Trending – Colloidal and Ionic Silver
In recent years, colloidal silver has gained popularity as a health supplement, but is it safe? This blog post delves into ionic and colloidal silver safety to help you understand its potential risks and benefits.
What is silver?
Silver isn't a trace mineral needed to support human health, unlike other metals and minerals (e.g., copper, selenium). Therefore, researchers treat silver as an undesired ingredient in most foods and products unless intentionally added.
We typically find silver in consumer product labels as colloidal or ionic silver.
What are silver's proposed properties? Do they kill bacteria?
Silver is considered a bacteriostatic agent, which means it can prevent the multiplication and spread of bacteria, which allows our bodies' immune systems to eliminate potentially harmful bacteria pathogens more easily.
It is important to note that silver's bacteriostatic action depends on many factors, including concentration, particle size, and specific bacterial strains. Additionally, the effectiveness of silver as a bacteriostatic agent may differ among different types of bacteria.
You should avoid consuming ionic or colloidal silver orally. There's no conclusive evidence that orally ingested ionic or colloidal silver possesses the same bacteriostatic properties as topically used silver. In fact, if we consume too much silver, we will develop a permanent condition called argyria that causes skin to turn grey-blue. Silver is also toxic when ingested orally at high enough doses.
What products contain silver?
We find silver in many medical, cosmetic, household, and supplement products, including:
- Antibacterial and Antimicrobial Products
- Clothing and Textiles
- Cosmetics and Personal Care Products
- Jewelry and Accessories
- Silverware and Tableware
- Water Purification Systems
What is the difference between colloidal and ionic silver?
Colloidal silver and ionic silver are two forms of silver suspensions with many applications. While both types contain silver particles, their composition, and behavior differ.
Let's look at colloidal silver.
Colloidal silver refers to tiny silver particles suspended in a liquid base, typically water. The particles are larger in size and remain dispersed throughout the liquid due to their electrical charge. While the particle size can vary, it's generally within the range of 2 to 500 nanometers.
In a proper colloidal silver solution, the particles remain stable and don't settle to the bottom over time. The silver particles' electrical charges keep them suspended, which repels other particles and prevents aggregation. The concentration of silver in colloidal silver products varies, ranging from very low to high concentrations depending on the product.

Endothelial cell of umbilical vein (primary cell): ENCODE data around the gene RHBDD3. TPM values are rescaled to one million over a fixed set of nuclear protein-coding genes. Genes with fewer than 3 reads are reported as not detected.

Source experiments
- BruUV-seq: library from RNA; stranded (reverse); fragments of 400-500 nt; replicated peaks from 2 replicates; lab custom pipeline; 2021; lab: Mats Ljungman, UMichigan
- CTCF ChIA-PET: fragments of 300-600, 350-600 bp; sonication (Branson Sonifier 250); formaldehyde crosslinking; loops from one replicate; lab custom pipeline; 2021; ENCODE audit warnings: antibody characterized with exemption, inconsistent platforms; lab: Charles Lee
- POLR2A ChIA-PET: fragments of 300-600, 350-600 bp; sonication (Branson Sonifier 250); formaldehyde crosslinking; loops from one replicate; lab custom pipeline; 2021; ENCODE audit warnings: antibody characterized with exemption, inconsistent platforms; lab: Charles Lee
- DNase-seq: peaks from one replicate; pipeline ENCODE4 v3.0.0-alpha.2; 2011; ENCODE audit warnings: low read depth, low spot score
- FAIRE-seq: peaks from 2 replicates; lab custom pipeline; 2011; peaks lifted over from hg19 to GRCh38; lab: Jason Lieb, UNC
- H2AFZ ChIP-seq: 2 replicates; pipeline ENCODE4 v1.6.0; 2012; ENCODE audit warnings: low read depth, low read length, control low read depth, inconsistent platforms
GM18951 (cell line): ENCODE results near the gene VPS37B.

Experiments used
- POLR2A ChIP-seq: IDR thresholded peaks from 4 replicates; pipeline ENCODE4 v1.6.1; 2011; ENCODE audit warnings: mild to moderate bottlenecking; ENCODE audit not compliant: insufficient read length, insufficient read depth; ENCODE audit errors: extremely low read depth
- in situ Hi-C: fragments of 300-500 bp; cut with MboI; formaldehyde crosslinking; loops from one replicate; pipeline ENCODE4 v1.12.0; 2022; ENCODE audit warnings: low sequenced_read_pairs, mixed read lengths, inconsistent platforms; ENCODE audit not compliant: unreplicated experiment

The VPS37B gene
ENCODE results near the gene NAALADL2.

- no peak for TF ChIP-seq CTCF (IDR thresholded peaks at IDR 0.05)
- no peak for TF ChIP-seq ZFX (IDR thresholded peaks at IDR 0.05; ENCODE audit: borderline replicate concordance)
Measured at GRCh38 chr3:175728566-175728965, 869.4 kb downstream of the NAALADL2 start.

Let's look at ionic silver.
Unlike colloidal silver, which contains silver particles, ionic silver does not contain solid particles. Instead, it is composed of silver ions, which are individual silver atoms or molecules carrying a positive charge.
Silver ions are highly reactive and often bind with other molecules present in the liquid. Ionic silver solutions are typically clear or transparent since they do not contain solid particles.
While the silver ions may be dissolved in water, when consumed orally, scientists have found ionic silver deposited in a wide range of organs which can cause adverse health outcomes.
Should I consume colloidal or ionic silver?
You should avoid consuming any product that contains colloidal or ionic silver.
Consuming colloidal silver can cause adverse health effects, including argyria where skin permanently turns grey-blue; it can adversely impact medications causing them to lose efficacy; and it may impair kidney, liver, and nervous systems functions.
While ionic silver has a lower bioavailability than colloidal silver, it can still adversely impact health, including causing argyria.
Should I use products on my skin that contain colloidal or ionic silver?
You can safely use products containing colloidal or ionic silver designed for topical use on your skin.
However, follow the directions, especially if you're using a silver-containing ointment prescribed by a medical provider.
The good news.
Silver-containing ointments and products designed for our skin can be highly effective and safe ways to prevent excessive bacterial growth.
If you have any questions about foods and ingredients, please reach out to us on Twitter, send us an email, or submit your idea to us at go.msu.edu/cris-idea.